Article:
Contributions to Mineralogy and Petrology

, Volume 88, Issue 3, pp 217–232 | Cite as

Carbon dioxide in petrogenesis III: role of volatiles in the ascent of alkaline magma with special reference to xenolith-bearing mafic lavas

  • Frank J. Spera


Kinetic and fluid dynamic constraints on deep-seated magma migration rates suggest ascent velocities in the range 10 to 30 m/s, 10−1 to 10 m/s and 10−2 to 5 m/s for kimberlitic, garnet peridotite-bearing and spinel peridotite-bearing alkalic magmas. These rates virtually demand translithospheric magma transport by a fracture as opposed to diapiric mechanism. The hypothesis that volatile exsolution accelerates magma through the deep lithosphere is tested by solution of the appropriate set of conservation, mass balance and volatile component solubility equations governing the steady ascent (decompression) of compressible, two-phase magma (melt+H2O+CO2) in which irreversible phenomena (friction, heat transfer) are accounted for. The results of the numerical experiments were designed to test the importance of melt bulk composition (kimberlite, nephelinite, alkali basalt), initial conditions (mass flux (M), heat transfer coefficient (B), lumped friction factor (C f )), conduit width (D), initial magma volatile content and geothermal gradients. The fractional increase in ascent rate (Δu/u i ) is rarely greater than approximately 2 during translithospheric migration. The propellant hypothesis is rejected as a first-order mechanism driving magma acceleration during ascent. The most influential parameters governing ascent dynamics are M, C f , D, B and the geotherm. Because of the relatively incompressible nature of the magmatic volatile phase at P>100 MPa, the initial magma volatile content plays a secondary (although demonstrable) role. The main role of volatiles is in controlling the initial magma flux (M) and the magma pressure during ascent. In adiabatic (B=0) simulations, magma ascends nearly isothermally. Generally, however, the assumption of adiabaticity is a poor one especially for flow through narrow (0.5 to 2 m) conduits in old (cold) lithosphere at rates ∼10−1 m/s. The proposed fluid dynamic model is consistent with and complementary to the magma-driven crack propagation models. The generation of mantle metasomatic fluid is a corollary of the non-adiabatic ascent of volatile-bearing magma through the lithosphere. Magma heat death is an important process for the creation of mantle heterogeneity.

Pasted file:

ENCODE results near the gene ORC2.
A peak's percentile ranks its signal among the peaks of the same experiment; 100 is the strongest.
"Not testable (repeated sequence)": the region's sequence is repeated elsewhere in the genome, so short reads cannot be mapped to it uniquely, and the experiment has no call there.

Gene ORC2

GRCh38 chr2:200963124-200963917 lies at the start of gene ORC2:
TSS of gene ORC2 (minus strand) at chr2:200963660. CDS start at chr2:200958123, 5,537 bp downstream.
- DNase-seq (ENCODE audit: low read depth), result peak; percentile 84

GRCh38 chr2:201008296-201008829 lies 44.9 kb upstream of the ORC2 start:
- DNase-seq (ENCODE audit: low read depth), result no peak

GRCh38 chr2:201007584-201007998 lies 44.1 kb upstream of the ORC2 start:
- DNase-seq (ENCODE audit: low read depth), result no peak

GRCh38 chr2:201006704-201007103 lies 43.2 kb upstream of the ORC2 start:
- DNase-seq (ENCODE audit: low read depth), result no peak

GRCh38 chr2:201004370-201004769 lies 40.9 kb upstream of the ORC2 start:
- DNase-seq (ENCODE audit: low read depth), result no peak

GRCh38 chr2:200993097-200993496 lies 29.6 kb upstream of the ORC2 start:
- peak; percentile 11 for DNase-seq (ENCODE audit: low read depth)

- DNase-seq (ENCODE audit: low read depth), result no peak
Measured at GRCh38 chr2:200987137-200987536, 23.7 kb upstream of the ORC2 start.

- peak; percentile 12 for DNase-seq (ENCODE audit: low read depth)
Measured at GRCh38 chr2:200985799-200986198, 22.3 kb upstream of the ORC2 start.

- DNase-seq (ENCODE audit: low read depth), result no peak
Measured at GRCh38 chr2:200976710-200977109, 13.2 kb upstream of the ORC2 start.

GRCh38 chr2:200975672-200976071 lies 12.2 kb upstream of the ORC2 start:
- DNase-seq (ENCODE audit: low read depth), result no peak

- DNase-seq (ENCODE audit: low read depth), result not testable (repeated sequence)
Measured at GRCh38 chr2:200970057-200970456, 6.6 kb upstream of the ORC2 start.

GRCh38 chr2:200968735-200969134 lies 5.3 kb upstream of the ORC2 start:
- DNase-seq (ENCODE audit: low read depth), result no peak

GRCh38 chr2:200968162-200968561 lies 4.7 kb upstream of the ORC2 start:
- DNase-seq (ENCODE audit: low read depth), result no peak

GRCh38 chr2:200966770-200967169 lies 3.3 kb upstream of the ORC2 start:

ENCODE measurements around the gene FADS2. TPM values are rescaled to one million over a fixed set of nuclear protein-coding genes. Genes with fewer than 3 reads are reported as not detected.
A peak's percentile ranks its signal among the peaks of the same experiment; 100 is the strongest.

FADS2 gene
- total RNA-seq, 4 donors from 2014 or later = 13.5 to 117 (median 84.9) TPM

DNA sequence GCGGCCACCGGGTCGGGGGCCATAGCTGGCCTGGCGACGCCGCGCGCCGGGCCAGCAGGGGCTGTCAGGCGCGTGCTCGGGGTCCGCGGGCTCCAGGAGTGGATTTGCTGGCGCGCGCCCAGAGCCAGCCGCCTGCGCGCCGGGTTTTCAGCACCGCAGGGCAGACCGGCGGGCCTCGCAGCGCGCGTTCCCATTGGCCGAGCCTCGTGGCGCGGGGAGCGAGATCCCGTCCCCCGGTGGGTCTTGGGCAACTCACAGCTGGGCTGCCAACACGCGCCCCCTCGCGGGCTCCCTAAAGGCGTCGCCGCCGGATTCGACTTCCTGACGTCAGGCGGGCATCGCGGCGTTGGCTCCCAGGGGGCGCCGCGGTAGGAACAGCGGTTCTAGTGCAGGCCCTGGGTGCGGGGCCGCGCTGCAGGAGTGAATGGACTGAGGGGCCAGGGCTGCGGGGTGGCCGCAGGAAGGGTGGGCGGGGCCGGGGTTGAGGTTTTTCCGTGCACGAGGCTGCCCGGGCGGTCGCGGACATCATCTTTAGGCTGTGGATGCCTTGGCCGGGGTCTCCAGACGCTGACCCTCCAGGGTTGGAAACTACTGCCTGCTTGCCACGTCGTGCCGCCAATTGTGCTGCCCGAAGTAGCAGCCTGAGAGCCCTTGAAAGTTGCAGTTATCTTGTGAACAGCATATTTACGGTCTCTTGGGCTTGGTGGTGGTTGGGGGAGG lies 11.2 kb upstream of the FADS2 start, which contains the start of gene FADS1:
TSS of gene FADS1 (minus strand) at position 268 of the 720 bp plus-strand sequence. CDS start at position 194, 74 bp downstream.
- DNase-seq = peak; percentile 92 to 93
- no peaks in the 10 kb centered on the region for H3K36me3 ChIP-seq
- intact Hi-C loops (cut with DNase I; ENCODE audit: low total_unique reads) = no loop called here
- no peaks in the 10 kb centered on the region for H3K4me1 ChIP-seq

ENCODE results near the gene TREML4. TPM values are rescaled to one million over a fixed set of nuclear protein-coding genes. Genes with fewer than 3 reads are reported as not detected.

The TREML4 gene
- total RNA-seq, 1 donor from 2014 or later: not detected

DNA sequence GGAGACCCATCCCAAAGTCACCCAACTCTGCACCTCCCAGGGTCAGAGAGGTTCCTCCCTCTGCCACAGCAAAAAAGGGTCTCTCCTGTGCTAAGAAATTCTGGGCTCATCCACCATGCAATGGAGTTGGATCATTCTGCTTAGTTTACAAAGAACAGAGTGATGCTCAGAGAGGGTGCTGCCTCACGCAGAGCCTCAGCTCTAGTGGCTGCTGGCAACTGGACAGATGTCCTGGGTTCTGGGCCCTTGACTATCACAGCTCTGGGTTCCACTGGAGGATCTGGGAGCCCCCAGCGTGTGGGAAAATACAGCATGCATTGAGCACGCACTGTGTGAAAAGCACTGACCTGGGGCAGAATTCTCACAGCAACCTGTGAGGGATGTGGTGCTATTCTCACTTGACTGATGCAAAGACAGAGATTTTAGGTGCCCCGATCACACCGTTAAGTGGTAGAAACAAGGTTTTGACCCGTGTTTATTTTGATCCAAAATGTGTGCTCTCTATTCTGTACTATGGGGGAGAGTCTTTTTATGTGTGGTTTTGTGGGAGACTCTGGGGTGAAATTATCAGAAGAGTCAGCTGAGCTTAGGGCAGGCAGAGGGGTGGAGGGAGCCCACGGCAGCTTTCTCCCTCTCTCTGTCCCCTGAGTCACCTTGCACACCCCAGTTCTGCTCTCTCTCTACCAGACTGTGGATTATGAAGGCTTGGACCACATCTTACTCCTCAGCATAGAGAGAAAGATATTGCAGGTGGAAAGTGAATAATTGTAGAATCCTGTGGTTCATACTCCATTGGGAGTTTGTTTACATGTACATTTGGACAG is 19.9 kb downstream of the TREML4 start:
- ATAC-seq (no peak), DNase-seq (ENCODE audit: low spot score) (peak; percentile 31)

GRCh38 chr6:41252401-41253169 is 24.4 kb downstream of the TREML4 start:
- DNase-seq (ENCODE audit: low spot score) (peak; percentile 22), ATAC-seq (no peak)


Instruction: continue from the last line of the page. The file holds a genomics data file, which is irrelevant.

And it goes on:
Heat Transfer Coefficient Lithosphere Mafic Lava Magma Pressure Metasomatic Fluid 
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Copyright information

© Springer-Verlag 1984

Authors and Affiliations

  • Frank J. Spera
    • 1
  1. 1.Department of Geology and Geophysical SciencesPrinceton UniversityPrincetonUSA

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